Quantitative Text Analysis

Professor Sagarzazu has an excellent lecture style. I also like how approachable he is, always ready to answer questions and always willing to help. — participant from Singapore

This course provides participants with a set of quantitative methods and computational techniques for acquiring, measuring, and modeling text as data. It develops the most important models for analyzing textual content – from manual through dictionary-based content analysis, automated document classification, clustering, and scaling approaches – within a unified measurement framework that clarifies the different substantive assumptions motivating each model. The course also provides participants with hands-on exercise in fitting, interpreting, and criticizing each kind of model using real-world data and practical solutions to the problem of efficiently 'harvesting' and storing data from publicly available sources.

The course emphasizes the question of how to integrate the results of textual analyses with other quantitative and qualitative methods and discusses how to make best use of text analysis in various research designs. Towards the end of the second week, the course devotes time to discussing, planning, and problem solving for the participants' own research projects.


This course was offered in 2014, 2015, and 2016.


Iñaki Sagarzazu (picture), Texas Tech University

Detailed Description

The course begins by placing quantitative text analysis in context and demonstrating its connections to other qualitative and quantitative social science research methods. It also introduces the key mathematical ideas that guide all the subsequent models of text and takes a fresh look at the most common form of social science text analysis, i.e., manual content analysis.

After a critical examination of manual content analysis, we consider some recent, closely related methodological developments, such as semi-automated, dictionary-based content analysis and statistical topic models. We show how to build and deploy these models to quantify the content of political speeches, manifestos, legal materials, etc. We then turn to the problem of assigning large numbers of documents into categories, e.g., to determine media agendas by assigning many years of newspaper stories into different categories of news. We learn how to determine the precision and accuracy of semi-automated categorization methods and consider the extent to which categories can be determined inductively from raw text. The section on models for text finishes with an in-depth look at text scaling. We develop a general class of text scaling models and show how they can be understood both as substantive models of position-taking using language, e.g., in political debates or legislative content, or as compact and effective methods of visualizing all kinds of count data, ranging from the results of content analyses to the content of multiple documents.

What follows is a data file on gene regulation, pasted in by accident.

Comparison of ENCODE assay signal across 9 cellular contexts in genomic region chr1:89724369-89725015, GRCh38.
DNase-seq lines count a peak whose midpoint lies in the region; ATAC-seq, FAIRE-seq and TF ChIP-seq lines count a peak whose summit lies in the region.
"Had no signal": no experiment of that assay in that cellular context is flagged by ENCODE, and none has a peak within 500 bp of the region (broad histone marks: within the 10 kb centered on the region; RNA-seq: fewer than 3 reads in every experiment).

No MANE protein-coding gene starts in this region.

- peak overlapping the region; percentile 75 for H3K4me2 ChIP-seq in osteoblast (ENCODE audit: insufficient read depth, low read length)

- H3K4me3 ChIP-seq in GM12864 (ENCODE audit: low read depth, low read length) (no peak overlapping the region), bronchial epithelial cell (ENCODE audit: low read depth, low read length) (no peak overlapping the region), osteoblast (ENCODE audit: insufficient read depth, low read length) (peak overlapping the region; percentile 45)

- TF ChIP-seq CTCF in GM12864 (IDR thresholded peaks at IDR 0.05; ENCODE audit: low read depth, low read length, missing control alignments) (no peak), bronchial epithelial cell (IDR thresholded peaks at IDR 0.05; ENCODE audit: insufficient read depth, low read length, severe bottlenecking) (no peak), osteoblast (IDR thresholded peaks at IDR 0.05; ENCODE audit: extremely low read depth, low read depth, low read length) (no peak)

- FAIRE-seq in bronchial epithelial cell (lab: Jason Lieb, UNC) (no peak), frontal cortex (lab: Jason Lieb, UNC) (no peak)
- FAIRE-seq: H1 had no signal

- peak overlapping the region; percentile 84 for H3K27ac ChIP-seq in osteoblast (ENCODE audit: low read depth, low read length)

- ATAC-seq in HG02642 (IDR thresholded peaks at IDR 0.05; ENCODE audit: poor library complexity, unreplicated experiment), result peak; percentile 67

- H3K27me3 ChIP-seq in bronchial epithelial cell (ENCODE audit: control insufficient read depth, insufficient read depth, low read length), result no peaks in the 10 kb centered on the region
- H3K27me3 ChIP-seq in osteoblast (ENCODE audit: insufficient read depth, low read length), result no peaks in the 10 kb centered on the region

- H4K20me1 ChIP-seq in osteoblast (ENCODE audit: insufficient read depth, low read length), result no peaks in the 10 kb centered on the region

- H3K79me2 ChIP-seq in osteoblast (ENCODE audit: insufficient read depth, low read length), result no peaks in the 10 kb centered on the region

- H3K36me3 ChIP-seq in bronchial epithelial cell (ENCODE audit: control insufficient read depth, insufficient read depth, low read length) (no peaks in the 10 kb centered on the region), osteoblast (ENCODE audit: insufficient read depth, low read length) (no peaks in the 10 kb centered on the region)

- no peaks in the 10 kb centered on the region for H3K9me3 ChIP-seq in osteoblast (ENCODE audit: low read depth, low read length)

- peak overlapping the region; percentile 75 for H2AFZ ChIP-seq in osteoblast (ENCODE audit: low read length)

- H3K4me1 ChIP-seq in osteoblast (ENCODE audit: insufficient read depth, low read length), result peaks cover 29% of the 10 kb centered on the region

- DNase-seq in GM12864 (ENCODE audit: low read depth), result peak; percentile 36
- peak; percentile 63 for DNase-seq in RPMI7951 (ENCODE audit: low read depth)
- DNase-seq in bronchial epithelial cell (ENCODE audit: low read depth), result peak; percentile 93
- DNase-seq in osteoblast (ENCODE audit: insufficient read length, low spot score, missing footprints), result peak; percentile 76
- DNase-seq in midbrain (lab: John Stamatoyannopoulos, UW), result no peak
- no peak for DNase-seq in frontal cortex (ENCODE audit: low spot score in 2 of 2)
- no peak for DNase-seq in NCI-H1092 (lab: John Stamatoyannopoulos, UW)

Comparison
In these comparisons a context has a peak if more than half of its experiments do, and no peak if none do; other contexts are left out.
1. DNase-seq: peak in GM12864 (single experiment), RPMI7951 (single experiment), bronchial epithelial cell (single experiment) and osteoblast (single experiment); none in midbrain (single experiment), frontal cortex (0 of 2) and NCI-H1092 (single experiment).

The course also offers practical solutions to problems arising from acquiring, pre-processing, and storing large numbers of texts, e.g., from government or NGO websites. These topics, often described as 'spidering' and the 'scraping' of data, are directly linked to the projects and research interests of the participants. Depending on these projects and interests, the course also address issues arising from non-English language materials as well as scripts, word segmentation, etc. The final sessions are devoted to an explicit discussion of various research designs that are best suited to text analyses, with a particular emphasis on how textual measures can be integrated into the participants' mixed method or qualitative research projects.


There are no formal prerequisites. It would be beneficial if participants had some experience with the statistical software R and were familiar with basic statistical concepts. However, participants unfamiliar with these concepts and tools will be able to effectively participate in the course.


Participants are expected to bring a WiFi-enabled laptop computer. Access to data, temporary licenses for the course software, and installation support will be provided by the Methods School.

Core Readings

Krippendorff, Klaus H. 2013. Content Analysis: An Introduction to Its Methodology. 3rd edition. Thousand Oaks, CA: Sage Publications.

Neuendorf, Kimberly A. 2002. The Content Analysis Guidebook. Thousand Oaks, CA: Sage Publications.

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